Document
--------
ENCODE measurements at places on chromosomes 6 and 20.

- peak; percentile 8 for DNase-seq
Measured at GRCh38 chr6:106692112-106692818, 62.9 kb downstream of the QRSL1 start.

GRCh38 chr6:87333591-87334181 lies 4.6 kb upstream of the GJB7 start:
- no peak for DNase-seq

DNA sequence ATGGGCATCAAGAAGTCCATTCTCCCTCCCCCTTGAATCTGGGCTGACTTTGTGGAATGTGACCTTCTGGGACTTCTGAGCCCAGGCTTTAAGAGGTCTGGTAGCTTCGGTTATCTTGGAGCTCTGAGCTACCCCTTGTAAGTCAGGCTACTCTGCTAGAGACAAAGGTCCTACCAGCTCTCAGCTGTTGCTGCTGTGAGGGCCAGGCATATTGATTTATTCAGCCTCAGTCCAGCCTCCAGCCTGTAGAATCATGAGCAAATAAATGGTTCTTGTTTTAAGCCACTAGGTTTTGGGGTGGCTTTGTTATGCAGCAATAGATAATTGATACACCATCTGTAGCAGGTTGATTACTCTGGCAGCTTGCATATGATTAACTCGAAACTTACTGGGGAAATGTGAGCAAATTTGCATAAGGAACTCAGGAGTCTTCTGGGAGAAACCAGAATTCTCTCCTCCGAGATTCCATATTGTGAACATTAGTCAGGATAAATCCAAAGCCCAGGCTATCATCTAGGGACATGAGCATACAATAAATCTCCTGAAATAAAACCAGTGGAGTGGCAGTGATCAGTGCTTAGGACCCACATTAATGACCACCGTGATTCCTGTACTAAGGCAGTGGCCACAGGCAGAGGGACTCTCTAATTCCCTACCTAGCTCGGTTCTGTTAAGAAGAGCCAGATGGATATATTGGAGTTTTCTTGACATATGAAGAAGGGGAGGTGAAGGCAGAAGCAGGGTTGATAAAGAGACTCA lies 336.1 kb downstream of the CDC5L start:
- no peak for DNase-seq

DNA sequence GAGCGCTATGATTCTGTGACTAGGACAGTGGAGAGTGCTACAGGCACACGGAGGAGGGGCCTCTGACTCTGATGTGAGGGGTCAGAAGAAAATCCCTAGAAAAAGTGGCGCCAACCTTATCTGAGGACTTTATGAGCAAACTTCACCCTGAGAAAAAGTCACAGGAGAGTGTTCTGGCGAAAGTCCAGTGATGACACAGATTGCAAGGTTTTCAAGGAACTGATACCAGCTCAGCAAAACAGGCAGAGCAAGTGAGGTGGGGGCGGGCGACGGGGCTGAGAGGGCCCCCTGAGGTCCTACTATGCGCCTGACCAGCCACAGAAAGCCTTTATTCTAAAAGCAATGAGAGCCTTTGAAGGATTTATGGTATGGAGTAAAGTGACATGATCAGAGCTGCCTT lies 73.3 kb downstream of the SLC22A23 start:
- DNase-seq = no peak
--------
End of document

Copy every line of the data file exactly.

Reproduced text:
ENCODE measurements at places on chromosomes 6 and 20.

- peak; percentile 8 for DNase-seq
Measured at GRCh38 chr6:106692112-106692818, 62.9 kb downstream of the QRSL1 start.

GRCh38 chr6:87333591-87334181 lies 4.6 kb upstream of the GJB7 start:
- no peak for DNase-seq

DNA sequence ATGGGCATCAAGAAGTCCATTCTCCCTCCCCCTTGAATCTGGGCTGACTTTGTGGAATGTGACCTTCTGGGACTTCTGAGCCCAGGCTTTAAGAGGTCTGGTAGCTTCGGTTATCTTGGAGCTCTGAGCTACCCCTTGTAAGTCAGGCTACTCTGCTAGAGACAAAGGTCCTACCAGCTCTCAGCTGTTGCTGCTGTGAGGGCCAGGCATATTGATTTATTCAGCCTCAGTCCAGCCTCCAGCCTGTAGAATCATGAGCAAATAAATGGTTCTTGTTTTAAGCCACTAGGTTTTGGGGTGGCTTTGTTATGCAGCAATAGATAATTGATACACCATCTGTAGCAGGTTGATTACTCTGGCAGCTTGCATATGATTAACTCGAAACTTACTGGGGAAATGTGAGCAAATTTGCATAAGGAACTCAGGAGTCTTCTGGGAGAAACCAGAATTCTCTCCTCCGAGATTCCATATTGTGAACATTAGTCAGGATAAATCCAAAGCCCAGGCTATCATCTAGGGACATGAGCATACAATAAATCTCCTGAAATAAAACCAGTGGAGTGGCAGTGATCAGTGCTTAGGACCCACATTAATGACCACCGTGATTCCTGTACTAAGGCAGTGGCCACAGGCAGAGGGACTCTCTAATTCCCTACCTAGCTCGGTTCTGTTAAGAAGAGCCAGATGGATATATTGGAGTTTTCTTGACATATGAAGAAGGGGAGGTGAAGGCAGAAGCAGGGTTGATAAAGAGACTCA lies 336.1 kb downstream of the CDC5L start:
- no peak for DNase-seq

DNA sequence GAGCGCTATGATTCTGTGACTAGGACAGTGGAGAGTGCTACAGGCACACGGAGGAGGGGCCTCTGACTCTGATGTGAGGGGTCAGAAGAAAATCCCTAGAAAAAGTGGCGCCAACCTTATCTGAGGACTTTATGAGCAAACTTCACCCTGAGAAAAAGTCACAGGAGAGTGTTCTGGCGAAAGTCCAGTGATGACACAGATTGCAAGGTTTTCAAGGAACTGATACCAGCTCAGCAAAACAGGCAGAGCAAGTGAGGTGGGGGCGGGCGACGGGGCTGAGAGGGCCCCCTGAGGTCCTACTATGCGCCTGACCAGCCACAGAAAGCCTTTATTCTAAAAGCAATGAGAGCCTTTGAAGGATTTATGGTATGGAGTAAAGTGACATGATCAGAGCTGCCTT lies 73.3 kb downstream of the SLC22A23 start:
- DNase-seq = no peak